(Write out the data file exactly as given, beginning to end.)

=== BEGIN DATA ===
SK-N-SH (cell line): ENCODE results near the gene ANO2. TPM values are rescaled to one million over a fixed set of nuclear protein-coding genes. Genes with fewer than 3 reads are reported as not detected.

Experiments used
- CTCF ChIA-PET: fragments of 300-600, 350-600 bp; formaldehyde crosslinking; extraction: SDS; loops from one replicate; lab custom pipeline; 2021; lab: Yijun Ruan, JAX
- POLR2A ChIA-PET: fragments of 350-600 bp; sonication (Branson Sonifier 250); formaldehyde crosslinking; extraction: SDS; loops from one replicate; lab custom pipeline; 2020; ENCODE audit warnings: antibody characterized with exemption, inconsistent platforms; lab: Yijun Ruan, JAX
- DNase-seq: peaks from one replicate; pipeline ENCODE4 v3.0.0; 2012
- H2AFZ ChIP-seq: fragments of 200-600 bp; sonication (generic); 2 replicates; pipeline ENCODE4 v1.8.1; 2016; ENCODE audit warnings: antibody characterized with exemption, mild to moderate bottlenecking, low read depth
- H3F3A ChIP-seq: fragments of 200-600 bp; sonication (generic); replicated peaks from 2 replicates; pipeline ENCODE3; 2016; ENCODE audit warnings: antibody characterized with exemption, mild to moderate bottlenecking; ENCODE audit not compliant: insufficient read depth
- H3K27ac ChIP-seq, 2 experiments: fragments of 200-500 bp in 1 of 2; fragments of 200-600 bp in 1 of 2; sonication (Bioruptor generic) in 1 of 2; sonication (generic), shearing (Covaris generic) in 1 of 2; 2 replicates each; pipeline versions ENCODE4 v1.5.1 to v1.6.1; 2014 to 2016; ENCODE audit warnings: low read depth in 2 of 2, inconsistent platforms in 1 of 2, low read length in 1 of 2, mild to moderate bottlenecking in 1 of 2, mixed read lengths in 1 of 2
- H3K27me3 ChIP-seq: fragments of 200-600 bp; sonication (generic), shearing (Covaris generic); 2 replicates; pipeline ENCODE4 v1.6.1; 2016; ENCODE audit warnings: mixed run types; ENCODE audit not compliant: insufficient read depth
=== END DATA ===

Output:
SK-N-SH (cell line): ENCODE results near the gene ANO2. TPM values are rescaled to one million over a fixed set of nuclear protein-coding genes. Genes with fewer than 3 reads are reported as not detected.

Experiments used
- CTCF ChIA-PET: fragments of 300-600, 350-600 bp; formaldehyde crosslinking; extraction: SDS; loops from one replicate; lab custom pipeline; 2021; lab: Yijun Ruan, JAX
- POLR2A ChIA-PET: fragments of 350-600 bp; sonication (Branson Sonifier 250); formaldehyde crosslinking; extraction: SDS; loops from one replicate; lab custom pipeline; 2020; ENCODE audit warnings: antibody characterized with exemption, inconsistent platforms; lab: Yijun Ruan, JAX
- DNase-seq: peaks from one replicate; pipeline ENCODE4 v3.0.0; 2012
- H2AFZ ChIP-seq: fragments of 200-600 bp; sonication (generic); 2 replicates; pipeline ENCODE4 v1.8.1; 2016; ENCODE audit warnings: antibody characterized with exemption, mild to moderate bottlenecking, low read depth
- H3F3A ChIP-seq: fragments of 200-600 bp; sonication (generic); replicated peaks from 2 replicates; pipeline ENCODE3; 2016; ENCODE audit warnings: antibody characterized with exemption, mild to moderate bottlenecking; ENCODE audit not compliant: insufficient read depth
- H3K27ac ChIP-seq, 2 experiments: fragments of 200-500 bp in 1 of 2; fragments of 200-600 bp in 1 of 2; sonication (Bioruptor generic) in 1 of 2; sonication (generic), shearing (Covaris generic) in 1 of 2; 2 replicates each; pipeline versions ENCODE4 v1.5.1 to v1.6.1; 2014 to 2016; ENCODE audit warnings: low read depth in 2 of 2, inconsistent platforms in 1 of 2, low read length in 1 of 2, mild to moderate bottlenecking in 1 of 2, mixed read lengths in 1 of 2
- H3K27me3 ChIP-seq: fragments of 200-600 bp; sonication (generic), shearing (Covaris generic); 2 replicates; pipeline ENCODE4 v1.6.1; 2016; ENCODE audit warnings: mixed run types; ENCODE audit not compliant: insufficient read depth